In terms of product innovation an MVP is really nothing less than a concept (existing or not) that you want to be able to test with your audience. This testing can be done in many different ways, but the following applies to every MVP: it is anything but a finished product. An MVP is far from finished. As a rule of thumb, remember: if you eventually develop your MVP into a full-fledged product, you'll end up ashamed of that MVP. (And there's nothing wrong with that.)
Nowadays, four types of MVP are often distinguished. We go through all four of them.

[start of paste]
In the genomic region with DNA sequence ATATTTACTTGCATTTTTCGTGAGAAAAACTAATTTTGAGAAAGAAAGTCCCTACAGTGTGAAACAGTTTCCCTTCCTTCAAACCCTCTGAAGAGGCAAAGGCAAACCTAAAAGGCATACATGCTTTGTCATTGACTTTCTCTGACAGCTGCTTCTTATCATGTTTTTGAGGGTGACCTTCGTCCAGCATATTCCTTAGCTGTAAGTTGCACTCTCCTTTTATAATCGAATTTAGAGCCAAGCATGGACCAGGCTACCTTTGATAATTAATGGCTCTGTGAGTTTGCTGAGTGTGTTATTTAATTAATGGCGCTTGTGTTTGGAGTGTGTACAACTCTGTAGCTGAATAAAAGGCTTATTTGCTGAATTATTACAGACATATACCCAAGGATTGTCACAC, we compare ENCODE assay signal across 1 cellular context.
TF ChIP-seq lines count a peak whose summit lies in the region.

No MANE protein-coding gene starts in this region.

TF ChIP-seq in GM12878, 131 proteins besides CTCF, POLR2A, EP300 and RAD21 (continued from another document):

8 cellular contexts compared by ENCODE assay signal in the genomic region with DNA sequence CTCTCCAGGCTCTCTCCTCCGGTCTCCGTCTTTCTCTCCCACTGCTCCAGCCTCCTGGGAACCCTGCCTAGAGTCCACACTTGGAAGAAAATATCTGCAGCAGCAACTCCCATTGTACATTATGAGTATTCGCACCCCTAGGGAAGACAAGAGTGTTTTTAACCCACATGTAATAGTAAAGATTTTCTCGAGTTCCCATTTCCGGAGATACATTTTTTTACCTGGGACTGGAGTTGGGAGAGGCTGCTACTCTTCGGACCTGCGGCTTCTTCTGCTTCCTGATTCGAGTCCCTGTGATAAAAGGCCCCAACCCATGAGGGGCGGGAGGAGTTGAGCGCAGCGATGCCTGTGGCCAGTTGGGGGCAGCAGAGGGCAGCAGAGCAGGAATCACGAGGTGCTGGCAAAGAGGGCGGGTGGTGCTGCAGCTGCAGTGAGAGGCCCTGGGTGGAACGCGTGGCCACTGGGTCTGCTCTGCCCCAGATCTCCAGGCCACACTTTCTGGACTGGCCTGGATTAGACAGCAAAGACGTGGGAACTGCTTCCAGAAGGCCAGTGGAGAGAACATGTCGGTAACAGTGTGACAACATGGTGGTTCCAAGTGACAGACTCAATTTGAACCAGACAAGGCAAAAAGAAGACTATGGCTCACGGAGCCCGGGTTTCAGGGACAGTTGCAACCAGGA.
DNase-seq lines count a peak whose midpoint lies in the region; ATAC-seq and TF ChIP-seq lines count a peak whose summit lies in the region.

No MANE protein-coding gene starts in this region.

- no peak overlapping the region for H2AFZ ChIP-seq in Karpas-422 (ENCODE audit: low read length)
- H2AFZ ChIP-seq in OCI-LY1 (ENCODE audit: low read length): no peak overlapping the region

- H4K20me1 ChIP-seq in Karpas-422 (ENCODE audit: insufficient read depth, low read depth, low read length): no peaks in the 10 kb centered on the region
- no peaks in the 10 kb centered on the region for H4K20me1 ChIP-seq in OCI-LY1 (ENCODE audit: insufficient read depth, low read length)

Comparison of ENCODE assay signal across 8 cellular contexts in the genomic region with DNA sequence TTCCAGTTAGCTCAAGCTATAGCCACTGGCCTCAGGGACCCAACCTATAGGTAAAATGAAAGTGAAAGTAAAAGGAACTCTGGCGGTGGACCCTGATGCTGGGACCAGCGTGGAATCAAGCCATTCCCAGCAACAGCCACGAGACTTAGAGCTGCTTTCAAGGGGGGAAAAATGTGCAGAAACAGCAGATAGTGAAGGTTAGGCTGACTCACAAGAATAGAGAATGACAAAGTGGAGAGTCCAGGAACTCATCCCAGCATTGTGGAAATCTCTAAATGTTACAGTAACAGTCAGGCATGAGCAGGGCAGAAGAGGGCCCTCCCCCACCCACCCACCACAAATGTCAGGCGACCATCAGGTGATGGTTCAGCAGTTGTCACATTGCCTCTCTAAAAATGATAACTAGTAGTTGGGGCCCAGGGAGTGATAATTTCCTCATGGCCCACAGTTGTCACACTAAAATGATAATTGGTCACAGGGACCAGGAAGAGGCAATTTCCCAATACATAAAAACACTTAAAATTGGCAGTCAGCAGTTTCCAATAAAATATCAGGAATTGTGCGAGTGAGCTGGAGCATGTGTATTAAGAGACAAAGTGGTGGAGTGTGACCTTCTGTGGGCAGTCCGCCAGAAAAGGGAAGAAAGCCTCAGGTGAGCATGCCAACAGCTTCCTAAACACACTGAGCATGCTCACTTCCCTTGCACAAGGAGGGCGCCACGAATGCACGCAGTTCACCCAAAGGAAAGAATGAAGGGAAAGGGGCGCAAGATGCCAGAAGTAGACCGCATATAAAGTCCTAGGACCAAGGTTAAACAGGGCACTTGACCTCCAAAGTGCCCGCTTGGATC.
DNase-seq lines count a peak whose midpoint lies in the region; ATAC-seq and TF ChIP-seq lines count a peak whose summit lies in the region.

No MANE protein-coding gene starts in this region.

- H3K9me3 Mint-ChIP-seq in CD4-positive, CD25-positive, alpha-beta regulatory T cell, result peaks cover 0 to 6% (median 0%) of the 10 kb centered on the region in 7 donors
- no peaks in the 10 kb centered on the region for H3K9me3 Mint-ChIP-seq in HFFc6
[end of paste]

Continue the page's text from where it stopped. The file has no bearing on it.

Yes, you read that right. Just pretending to offer a new product or service is one manifestation of the MVP. Keep in mind: we are talking about innovation here. At this stage of the research, we just want to know whether there is a future in a test balloon that we release. Most of your innovation team's ideas will die in beauty, but it's about that one idea that well results in a beautiful, innovative product.
By pretending that you have developed (or are about to develop) a new service, you can already offer this service to your customers. Based on their response, you can determine whether to proceed with the development and, if so, how. Do customers want to use your product? Does it seem useful to them? Maybe they even want to pay for your product?